Alexandria Ocasio-Cortez gets snubbed by fellow Democrats in secret-ballot vote

Alexandria Ocasio-Cortez gets snubbed by fellow Democrats in secret-ballot vote
Alexandria Ocasio-Cortez // Credit: nrkbeta, CC BY-SA 2.0 <>, via Wikimedia Commons
Push Notification

In an early indication of which ideological faction of the Democratic Party will control the policy agenda in the upcoming Congress, a House body tasked with deciding committee assignments overwhelmingly voted Thursday to deny progressive Rep. Alexandria Ocasio-Cortez a spot on the powerful Energy and Commerce panel, instead handing the seat to centrist Rep. Kathleen Rice.

The landslide 46-13 vote in favor of Rice by the House Steering and Policy Committee—which is chaired by House Speaker Nancy Pelosi (D-Calif.)—was viewed as establishment backlash against Ocasio-Cortez over her willingness to publicly break with the party brass on key policy matters and criticize Pelosi's leadership, as she did in an interview with The Intercept released this week.

But Ocasio-Cortez, a supporter of the Green New Deal and Medicare for All, did receive significant support from the New York congressional delegation in her push for the coveted slot on Energy and Commerce, which has jurisdiction over a broad array of policy areas including climate and public health. House Judiciary Chair Jerry Nadler (D-N.Y.), dean of the New York delegation, signed a letter in support of Ocasio-Cortez, as did more than a dozen other members.

Rice—a New York Democrat who, unlike Ocasio-Cortez, voted against Pelosi for speaker last year—received some support from the state delegation as well.

Reporting on Thursday's secret-ballot vote indicates that Ocasio-Cortez's support for Medicare for All and the Green New Deal, both of which would come under the purview of the Energy and Commerce Committee, was a factor in the vote to hand the seat to Rice, who does not support either progressive policy.

"Some senior Democrats, including on the Energy and Commerce panel, had privately voiced concerns about Ocasio-Cortez landing the seat," Politicoreported. "Some feared that the firebrand Democrat, who backs progressive priorities like the 'Green New Deal' and 'Medicare for All,' could cause issues as Congress attempts to draft bipartisan health and climate policies next year."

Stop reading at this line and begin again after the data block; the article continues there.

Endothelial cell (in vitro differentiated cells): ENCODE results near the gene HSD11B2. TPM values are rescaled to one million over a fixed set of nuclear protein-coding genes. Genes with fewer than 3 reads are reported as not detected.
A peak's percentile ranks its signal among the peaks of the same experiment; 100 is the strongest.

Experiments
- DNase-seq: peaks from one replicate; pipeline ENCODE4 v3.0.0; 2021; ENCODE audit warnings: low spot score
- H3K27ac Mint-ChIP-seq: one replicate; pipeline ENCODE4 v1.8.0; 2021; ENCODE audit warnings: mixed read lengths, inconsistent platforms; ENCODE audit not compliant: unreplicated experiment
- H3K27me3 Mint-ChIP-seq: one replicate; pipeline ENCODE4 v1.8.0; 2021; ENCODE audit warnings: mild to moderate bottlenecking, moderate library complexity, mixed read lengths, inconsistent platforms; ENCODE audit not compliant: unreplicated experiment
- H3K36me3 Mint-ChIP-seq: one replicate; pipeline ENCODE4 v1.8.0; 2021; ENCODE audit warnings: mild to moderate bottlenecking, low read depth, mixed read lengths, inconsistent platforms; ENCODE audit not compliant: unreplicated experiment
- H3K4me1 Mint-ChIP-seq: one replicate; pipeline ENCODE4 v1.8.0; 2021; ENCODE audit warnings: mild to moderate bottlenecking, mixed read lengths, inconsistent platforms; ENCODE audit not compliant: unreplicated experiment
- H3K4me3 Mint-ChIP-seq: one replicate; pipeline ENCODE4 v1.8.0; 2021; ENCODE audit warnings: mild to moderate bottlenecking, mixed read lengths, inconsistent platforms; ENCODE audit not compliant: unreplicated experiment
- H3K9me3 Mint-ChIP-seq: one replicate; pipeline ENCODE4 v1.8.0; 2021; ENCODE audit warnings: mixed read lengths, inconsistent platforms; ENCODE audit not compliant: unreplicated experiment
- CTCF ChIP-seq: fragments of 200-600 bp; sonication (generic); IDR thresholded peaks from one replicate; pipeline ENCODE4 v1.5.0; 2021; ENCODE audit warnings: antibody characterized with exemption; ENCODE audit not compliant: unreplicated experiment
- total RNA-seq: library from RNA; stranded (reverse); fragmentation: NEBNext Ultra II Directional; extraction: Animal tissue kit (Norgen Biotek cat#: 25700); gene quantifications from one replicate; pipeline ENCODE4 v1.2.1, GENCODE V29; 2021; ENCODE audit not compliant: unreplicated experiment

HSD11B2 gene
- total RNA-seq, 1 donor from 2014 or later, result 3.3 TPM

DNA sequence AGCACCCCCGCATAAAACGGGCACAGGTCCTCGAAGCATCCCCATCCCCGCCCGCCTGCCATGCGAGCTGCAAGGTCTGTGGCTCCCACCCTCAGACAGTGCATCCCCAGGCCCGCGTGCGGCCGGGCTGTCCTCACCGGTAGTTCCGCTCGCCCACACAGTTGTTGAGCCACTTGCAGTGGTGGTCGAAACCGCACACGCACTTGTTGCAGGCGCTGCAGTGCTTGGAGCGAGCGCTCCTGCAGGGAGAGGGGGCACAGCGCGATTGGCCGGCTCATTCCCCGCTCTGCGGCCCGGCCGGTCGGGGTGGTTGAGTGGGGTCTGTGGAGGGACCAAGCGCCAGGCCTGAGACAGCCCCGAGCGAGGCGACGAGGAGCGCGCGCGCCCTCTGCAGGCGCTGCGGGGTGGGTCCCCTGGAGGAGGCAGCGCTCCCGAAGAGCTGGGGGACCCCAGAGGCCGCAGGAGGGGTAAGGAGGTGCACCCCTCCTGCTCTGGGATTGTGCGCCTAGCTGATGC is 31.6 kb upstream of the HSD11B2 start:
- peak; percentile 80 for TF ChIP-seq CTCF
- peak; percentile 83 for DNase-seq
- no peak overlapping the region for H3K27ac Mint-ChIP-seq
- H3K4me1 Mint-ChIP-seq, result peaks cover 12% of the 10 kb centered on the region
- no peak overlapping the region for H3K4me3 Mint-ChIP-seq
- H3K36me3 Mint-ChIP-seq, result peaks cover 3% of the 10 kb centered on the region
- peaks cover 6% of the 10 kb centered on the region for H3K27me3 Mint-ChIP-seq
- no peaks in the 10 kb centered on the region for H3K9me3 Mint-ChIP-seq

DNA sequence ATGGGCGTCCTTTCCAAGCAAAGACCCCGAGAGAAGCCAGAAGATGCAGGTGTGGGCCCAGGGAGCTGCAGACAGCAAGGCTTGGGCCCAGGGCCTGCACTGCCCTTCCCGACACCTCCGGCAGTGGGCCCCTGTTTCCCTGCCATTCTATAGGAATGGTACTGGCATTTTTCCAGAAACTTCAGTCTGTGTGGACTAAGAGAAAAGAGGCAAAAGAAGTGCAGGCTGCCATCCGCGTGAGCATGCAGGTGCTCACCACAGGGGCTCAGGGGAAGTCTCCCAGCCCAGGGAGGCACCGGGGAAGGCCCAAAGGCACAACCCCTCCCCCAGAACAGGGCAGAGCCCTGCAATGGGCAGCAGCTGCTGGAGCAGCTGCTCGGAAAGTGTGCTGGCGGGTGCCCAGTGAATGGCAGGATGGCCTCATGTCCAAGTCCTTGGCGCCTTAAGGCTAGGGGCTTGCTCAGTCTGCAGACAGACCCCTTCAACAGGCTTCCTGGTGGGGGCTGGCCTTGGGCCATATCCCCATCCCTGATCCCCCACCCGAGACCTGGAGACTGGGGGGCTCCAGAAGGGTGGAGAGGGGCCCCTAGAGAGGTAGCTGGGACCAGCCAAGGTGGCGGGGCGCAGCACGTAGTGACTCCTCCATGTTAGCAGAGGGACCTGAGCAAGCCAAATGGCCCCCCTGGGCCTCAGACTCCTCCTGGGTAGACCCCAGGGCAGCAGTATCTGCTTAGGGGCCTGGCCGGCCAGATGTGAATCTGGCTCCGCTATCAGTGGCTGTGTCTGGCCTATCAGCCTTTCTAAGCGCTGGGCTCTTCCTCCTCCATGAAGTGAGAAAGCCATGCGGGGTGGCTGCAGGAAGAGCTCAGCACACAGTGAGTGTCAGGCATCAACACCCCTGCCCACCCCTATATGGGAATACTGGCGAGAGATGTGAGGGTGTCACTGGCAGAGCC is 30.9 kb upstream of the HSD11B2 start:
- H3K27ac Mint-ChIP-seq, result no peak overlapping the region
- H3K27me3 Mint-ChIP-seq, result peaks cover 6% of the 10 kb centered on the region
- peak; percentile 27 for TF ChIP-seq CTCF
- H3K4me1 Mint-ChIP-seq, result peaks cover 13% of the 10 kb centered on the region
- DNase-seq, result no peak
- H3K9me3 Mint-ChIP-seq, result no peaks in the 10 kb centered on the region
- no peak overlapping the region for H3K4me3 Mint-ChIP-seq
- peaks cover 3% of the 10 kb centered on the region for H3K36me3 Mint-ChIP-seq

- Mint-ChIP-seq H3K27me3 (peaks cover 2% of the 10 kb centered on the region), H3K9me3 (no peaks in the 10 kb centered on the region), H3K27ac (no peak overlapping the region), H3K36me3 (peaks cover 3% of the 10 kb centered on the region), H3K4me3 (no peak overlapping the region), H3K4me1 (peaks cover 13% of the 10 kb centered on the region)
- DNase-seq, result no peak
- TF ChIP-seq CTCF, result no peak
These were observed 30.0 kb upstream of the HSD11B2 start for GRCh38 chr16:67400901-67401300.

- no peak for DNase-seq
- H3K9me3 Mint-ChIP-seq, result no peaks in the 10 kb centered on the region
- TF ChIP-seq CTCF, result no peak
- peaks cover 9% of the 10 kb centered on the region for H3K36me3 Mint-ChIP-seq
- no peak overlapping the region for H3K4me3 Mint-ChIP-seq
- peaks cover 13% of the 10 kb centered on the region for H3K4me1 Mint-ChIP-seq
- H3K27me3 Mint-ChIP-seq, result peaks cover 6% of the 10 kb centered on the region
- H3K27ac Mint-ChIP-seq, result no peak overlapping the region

As The American Prospect's Alexander Sammon wrote Friday:

Most vocal in his opposition to Ocasio-Cortez's candidacy was Texas' Henry Cuellar, the caucus's most conservative member. After Ocasio-Cortez was nominated and seconded, Cuellar opposed, commenting: "I'm taking into account who pays their dues and who doesn't work against other members whether in primaries or in other contexts," according to a source with knowledge of the meeting. After Rep. Eric Swalwell (D-Calif.) called for a vote on the two candidates came an unusual outcome: Rice crushed AOC 46-13.

Ocasio-Cortez was not the only progressive rejected by the Steering Committee in favor of a moderate, business-friendly Democrat. In addition to Rice, the committee also gave Energy and Commerce spots to Reps. Lori Trahan (D-Mass.), Angie Craig (D-Minn.), Kim Schrier (D-Wash.), and Lizzie Fletcher (D-Texas).

"It is very clear the party leadership is working to shut out progressives and has no intention of working with the left to 'build back better,'" argued journalist Walker Bragman, a contributor to The Daily Poster.

As The Intercept's Lee Fang pointed out on Twitter, all five of the Democrats chosen for Energy and Commerce seats "are pro-business New Dem caucus members, all beating progressives vying for seats."

"The moderate and conservative Dems are winning these early battles," noted Fang, "which will set the legislative agenda for the next two years."

Understand the importance of honest news ?

So do we.

The past year has been the most arduous of our lives. The Covid-19 pandemic continues to be catastrophic not only to our health - mental and physical - but also to the stability of millions of people. For all of us independent news organizations, it’s no exception.

We’ve covered everything thrown at us this past year and will continue to do so with your support. We’ve always understood the importance of calling out corruption, regardless of political affiliation.

We need your support in this difficult time. Every reader contribution, no matter the amount, makes a difference in allowing our newsroom to bring you the stories that matter, at a time when being informed is more important than ever. Invest with us.

Make a one-time contribution to Alternet All Access, or click here to become a subscriber. Thank you.

Click to donate by check.

DonateDonate by credit card
Donate by Paypal
{{ }}
@2022 - AlterNet Media Inc. All Rights Reserved. - "Poynter" fonts provided by